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Questions in Class

  1. How does a programme differ from a project – in simple terms?
      A project is a temporary organization created for delivering one or more business outputs according to a specified business case.
    A programme is a temporary, flexible organization structure created to co-ordinate, direct and oversee the implementation of a set of related projects and transformational activities.
    A programme is an implementation of a set of related projects and transformational activities to co-ordinate in business as usual.
  2. Do you have an example of a programme?
      Building a new school may be a straightforward project for the construction company carrying out the work, with the output being the completed building.  However, for the education authority it may be part of a programme, where the building is merely one of the several different independent outputs, which together will ensure the longer-term benefits of providing improved education and recreation in a particular community.
  3. How does programme management add value to the organisation?
      Programme Management aligns three critical organisational elements:
    * Corporate Strategy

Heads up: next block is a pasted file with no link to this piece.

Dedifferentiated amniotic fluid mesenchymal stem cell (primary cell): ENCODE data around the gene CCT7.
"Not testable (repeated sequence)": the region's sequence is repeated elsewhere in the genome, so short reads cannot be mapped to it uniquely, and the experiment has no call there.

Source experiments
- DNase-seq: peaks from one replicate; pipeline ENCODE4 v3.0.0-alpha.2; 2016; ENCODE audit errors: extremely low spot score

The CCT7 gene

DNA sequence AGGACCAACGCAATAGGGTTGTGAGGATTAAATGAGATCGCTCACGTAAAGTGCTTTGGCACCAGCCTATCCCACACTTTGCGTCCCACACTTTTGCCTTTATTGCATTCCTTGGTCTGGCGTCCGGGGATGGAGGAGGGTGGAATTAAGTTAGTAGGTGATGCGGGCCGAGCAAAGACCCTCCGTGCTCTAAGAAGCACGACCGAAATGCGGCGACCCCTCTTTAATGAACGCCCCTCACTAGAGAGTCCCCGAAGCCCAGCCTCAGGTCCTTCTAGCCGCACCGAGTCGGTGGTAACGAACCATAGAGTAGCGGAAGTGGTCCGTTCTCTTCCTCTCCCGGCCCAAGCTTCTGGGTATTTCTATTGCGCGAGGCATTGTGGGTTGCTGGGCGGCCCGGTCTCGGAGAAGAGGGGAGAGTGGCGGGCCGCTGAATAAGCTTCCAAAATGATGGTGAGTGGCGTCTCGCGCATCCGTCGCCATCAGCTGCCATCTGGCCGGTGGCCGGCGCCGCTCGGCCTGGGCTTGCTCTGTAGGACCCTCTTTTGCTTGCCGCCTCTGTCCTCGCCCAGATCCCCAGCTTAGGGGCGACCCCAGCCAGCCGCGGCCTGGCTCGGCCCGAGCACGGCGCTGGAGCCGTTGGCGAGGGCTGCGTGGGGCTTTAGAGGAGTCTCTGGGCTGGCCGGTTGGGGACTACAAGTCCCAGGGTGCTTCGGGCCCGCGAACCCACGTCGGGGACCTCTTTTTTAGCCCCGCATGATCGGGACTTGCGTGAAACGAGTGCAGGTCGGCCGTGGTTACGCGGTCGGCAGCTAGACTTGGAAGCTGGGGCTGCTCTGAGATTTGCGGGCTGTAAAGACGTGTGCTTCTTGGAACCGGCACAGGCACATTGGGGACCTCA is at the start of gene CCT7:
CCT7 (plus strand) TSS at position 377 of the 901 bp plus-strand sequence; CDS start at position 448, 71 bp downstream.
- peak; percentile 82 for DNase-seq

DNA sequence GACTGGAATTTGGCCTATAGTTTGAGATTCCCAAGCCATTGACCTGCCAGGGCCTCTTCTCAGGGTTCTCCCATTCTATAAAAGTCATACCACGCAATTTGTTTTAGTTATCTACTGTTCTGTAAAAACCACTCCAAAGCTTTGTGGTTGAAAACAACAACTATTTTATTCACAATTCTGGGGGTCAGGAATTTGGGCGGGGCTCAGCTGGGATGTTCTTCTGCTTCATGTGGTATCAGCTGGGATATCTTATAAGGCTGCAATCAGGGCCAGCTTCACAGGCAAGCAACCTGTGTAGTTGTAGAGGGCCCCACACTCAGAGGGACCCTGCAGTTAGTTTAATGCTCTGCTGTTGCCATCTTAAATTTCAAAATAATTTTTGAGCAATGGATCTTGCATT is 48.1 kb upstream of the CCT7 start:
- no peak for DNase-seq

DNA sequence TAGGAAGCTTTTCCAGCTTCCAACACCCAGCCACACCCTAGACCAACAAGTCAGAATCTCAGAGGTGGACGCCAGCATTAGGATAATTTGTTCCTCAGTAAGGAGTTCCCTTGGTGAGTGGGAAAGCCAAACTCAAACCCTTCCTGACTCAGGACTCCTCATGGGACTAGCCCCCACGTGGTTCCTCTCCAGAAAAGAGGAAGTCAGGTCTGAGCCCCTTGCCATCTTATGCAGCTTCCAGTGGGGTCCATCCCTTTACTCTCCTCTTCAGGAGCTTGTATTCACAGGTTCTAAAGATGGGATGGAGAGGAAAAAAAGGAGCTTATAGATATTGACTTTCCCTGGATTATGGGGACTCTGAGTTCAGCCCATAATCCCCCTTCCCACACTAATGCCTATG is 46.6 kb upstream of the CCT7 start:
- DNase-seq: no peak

* Delivery mechanisms for change
    * Business-as-usual
    It manages the natural tension that exists between these elements to deliver transformational change that meets the needs of the organisation and its stakeholders.  It also manages the transition of the solutions developed and delivered by projects into the organisation’s operations, whilst maintaining performance and effectiveness.
  4. What is the “project-to-benefits” delivery path?
      The delivery sequence, shown in the adjacent figure is:
    A. You deliver outputs from projects. Output is a term relevant in the world of the project. While it's still relevant in programmes, it isn't the be-all and end-all. After you've got the outputs from the projects, you're about halfway through the heavy lifting.
    B. You produce capabilities, which are one or more outputs from the point of view of your business as usual.
    C. You exploit capabilities so that they become outcomes. (Outcomes are significantly different from outputs).
    D. You measure the achievement of outcomes as something quite specific: benefits.